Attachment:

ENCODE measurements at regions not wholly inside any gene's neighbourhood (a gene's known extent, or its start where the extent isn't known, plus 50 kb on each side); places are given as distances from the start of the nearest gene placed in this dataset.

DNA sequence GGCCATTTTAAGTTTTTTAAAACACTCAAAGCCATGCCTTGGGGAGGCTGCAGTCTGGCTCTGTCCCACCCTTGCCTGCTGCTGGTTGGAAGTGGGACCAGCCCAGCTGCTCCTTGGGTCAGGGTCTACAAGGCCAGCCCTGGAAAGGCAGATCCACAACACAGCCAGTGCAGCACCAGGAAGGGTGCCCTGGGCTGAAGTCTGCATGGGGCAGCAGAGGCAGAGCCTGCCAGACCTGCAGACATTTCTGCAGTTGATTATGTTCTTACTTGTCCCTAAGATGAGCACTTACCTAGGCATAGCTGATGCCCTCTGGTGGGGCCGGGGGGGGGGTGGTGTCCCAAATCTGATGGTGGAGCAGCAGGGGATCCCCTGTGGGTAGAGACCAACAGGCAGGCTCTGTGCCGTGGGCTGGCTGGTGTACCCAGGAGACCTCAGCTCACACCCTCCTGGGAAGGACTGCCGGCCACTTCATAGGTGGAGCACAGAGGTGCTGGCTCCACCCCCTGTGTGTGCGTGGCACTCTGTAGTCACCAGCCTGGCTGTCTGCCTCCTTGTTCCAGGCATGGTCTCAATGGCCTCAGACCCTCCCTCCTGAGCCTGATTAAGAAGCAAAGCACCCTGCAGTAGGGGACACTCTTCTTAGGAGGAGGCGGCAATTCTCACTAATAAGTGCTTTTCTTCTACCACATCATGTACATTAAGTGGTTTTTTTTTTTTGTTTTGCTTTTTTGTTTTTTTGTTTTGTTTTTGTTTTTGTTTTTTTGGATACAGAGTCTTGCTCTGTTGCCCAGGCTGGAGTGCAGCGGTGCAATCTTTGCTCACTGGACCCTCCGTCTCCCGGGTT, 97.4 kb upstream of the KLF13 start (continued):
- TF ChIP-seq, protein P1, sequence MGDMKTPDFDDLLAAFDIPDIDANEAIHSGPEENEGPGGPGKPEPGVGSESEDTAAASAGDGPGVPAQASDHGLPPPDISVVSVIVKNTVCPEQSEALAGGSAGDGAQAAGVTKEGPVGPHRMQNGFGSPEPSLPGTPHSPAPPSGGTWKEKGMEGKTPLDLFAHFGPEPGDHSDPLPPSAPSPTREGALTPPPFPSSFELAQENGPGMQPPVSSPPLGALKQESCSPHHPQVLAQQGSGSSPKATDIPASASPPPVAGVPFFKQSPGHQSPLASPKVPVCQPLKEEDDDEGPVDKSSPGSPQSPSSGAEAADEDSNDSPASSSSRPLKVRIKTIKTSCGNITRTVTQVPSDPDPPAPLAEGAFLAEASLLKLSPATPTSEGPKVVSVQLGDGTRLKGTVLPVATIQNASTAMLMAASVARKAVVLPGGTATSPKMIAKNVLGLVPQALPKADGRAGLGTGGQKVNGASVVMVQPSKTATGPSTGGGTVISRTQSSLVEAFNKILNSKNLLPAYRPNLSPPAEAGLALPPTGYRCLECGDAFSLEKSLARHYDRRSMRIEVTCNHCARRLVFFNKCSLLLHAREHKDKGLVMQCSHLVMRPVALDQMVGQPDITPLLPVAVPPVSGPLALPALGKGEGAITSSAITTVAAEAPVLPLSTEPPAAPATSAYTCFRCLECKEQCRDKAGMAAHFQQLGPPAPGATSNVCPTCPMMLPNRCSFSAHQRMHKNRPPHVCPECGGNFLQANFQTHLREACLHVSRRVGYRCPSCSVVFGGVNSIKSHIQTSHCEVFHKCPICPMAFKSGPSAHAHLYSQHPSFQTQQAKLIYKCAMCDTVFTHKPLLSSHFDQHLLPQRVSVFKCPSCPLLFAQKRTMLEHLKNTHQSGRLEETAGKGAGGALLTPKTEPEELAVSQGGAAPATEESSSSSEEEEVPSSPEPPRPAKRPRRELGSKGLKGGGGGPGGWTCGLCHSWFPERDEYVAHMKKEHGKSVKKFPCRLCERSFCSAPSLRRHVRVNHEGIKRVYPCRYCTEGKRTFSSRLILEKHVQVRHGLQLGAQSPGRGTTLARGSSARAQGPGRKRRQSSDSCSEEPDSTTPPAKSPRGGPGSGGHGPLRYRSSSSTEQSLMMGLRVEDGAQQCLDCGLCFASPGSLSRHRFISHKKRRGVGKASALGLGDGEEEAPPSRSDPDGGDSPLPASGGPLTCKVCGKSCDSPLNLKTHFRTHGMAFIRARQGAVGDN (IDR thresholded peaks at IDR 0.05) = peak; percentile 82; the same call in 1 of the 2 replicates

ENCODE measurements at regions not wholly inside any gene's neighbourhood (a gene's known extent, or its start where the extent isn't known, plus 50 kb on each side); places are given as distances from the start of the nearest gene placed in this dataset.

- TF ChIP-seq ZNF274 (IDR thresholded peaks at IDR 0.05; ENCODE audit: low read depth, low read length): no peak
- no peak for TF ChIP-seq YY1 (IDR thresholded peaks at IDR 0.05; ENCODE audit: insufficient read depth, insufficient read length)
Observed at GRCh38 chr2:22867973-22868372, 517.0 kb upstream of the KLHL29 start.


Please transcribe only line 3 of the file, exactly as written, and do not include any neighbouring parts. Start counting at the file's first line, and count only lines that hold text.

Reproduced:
- TF ChIP-seq, protein P1, sequence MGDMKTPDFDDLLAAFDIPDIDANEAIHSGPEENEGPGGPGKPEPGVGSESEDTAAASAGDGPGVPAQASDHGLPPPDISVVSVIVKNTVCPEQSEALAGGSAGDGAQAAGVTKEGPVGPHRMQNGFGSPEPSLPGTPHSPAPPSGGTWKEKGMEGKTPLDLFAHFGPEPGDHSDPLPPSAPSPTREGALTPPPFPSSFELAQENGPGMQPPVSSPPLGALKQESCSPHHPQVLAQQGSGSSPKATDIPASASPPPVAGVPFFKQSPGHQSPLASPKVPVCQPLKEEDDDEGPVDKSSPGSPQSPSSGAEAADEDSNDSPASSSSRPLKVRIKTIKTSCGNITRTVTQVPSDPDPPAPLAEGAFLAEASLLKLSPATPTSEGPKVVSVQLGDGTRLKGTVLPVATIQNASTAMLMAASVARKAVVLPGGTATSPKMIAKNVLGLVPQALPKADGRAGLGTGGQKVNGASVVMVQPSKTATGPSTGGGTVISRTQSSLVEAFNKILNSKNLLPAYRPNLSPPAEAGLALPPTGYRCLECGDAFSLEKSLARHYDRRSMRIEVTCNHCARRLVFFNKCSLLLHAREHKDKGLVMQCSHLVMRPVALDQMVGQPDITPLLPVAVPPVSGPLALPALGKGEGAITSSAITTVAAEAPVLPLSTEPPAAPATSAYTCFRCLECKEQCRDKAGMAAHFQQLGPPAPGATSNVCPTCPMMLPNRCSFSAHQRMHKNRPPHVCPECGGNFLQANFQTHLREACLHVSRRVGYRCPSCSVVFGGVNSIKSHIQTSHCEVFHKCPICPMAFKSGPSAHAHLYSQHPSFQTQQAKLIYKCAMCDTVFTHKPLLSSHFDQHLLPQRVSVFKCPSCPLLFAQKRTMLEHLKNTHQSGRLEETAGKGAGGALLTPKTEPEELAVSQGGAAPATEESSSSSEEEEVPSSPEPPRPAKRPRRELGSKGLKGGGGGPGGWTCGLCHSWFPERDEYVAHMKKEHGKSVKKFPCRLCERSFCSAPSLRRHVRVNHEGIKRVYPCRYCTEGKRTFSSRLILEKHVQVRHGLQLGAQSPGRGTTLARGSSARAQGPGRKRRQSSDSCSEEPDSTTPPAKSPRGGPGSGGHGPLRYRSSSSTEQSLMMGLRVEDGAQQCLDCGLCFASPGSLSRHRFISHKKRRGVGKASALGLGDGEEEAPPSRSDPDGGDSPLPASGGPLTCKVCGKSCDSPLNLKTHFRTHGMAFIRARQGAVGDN (IDR thresholded peaks at IDR 0.05) = peak; percentile 82; the same call in 1 of the 2 replicates